The present disclosure has been described with reference to exemplary embodiments. Obviously, modifications and alterations will occur to others upon reading and understanding the preceding detailed description. It is intended that the present disclosure be construed as including all such modifications and alterations insofar as they come within the scope of the appended claims or the equivalents thereof.

Claims

1. A system for thought-controlled neuromuscular stimulation, comprising:

a sensor for monitoring or recording neural signals;
a neural signal processor for receiving neural signals and processing the neural signals into a re-encoded signal; and
a neuromuscular stimulation cuff for delivering neuromuscular stimulation according to the re-encoded signal;
wherein the neuromuscular stimulation cuff comprises a plurality of flexible printed circuit boards arranged as a plurality of fingers, each finger having including: a polyimide base layer; and an etched conductive circuit layer fabricated onto the polyimide base layer, the etched conductive circuit layer including a plurality of electrodes disposed spaced along the finger.

2. The system of claim 1, wherein the neural signal processor decodes the neural signals according to a neural decoding algorithm.

3. The system of claim 1, wherein the neural signal processor re-encodes the neural signals according to a stimulation control algorithm.

4. The system of claim 1, wherein the stimulation control algorithm is altered by at least one of a training profile and position feedback data.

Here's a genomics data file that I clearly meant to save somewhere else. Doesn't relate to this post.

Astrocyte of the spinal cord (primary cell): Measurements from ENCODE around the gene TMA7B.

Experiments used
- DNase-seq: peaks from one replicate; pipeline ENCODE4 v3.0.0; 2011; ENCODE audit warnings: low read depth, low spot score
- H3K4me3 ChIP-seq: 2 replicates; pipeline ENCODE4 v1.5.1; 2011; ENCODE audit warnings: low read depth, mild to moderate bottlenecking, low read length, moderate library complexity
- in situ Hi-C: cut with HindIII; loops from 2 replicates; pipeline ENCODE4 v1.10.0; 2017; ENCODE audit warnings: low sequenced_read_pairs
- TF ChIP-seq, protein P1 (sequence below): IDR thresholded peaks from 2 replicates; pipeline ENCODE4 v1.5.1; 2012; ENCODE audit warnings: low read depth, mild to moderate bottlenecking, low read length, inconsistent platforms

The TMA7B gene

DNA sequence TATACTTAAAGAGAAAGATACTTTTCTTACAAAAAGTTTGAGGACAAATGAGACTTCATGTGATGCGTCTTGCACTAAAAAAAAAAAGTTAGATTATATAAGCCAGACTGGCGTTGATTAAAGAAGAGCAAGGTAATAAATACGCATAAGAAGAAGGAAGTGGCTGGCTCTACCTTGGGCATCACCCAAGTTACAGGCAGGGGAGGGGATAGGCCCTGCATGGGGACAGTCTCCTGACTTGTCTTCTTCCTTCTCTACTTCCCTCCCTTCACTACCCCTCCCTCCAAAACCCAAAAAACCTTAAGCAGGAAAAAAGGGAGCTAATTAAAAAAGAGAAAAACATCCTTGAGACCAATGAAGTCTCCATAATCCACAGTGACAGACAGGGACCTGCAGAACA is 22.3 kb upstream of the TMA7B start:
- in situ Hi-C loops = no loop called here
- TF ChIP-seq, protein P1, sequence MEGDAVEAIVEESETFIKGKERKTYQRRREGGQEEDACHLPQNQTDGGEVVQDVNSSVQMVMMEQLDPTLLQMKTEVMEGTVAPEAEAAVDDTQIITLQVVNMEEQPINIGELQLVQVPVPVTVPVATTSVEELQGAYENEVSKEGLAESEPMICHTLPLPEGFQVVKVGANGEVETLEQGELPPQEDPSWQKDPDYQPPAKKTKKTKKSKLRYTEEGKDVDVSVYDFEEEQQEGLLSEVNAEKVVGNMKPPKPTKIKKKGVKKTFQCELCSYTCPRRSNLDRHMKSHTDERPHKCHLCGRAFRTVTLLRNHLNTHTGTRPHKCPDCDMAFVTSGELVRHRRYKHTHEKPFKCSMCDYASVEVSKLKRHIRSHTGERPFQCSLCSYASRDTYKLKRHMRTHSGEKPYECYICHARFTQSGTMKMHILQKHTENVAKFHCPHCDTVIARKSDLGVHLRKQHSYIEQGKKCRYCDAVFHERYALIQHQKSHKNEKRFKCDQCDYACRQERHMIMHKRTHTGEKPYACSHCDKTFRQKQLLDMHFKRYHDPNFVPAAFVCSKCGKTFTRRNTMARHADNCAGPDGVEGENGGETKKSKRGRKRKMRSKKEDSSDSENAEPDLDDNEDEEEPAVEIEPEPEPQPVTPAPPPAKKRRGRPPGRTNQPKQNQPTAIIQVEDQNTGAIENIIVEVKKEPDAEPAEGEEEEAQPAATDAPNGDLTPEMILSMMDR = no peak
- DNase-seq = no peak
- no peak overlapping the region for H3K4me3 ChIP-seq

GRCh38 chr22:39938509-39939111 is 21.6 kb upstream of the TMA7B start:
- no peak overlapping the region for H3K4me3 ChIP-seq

5. The system of claim 1, wherein the neural signals are transmitted wirelessly between the sensor and the neural signal processor.

6. The system of claim 1, wherein each finger further includes a coverlay layer disposed over the etched conductive circuit layer wherein the coverlay layer does not cover the central area of the electrodes.

7. The system of claim 6, wherein the coverlay layer comprises a polyimide layer that is thinner than the polyimide base layer.

8. The system of claim 1, further comprising a rigidizer comprising an inflexible circuit board that interfaces with the neural signal processor.

9. The system of claim 1, wherein on the neuromuscular stimulation cuff, a hydrogel disc covers each electrode.

10. The system of claim 1, wherein the etched conductive circuit layer is located adjacent to the surface of the polyimide base layer, and a coverlay layer is located adjacent to the etched conductive circuit layer.

11. The system of claim 10, wherein the etched conductive circuit layer further comprises a plurality of connective traces, and the coverlay layer covers the plurality of connective traces and a portion of each of the plurality of electrodes.

12. The system of claim 11, wherein the portion of each of the plurality of electrodes not covered by the coverlay layer is plated with a conductive metal.

13. The system of claim 1, wherein on the neuromuscular stimulation cuff, at least two adjacent fingers of the plurality of fingers are connected by a webbing.

14. The system of claim 1, wherein the neuromuscular stimulation cuff further includes a plurality of headers, each header connected to one of the fingers.

15. The system of claim 14, wherein each header is thinner than each finger.

16. The system of claim 1, wherein the flexible printed circuit of the neuromuscular stimulation cuff further comprises a silkscreen layer.

17. The system of claim 1 wherein the neuromuscular stimulation cuff further comprises: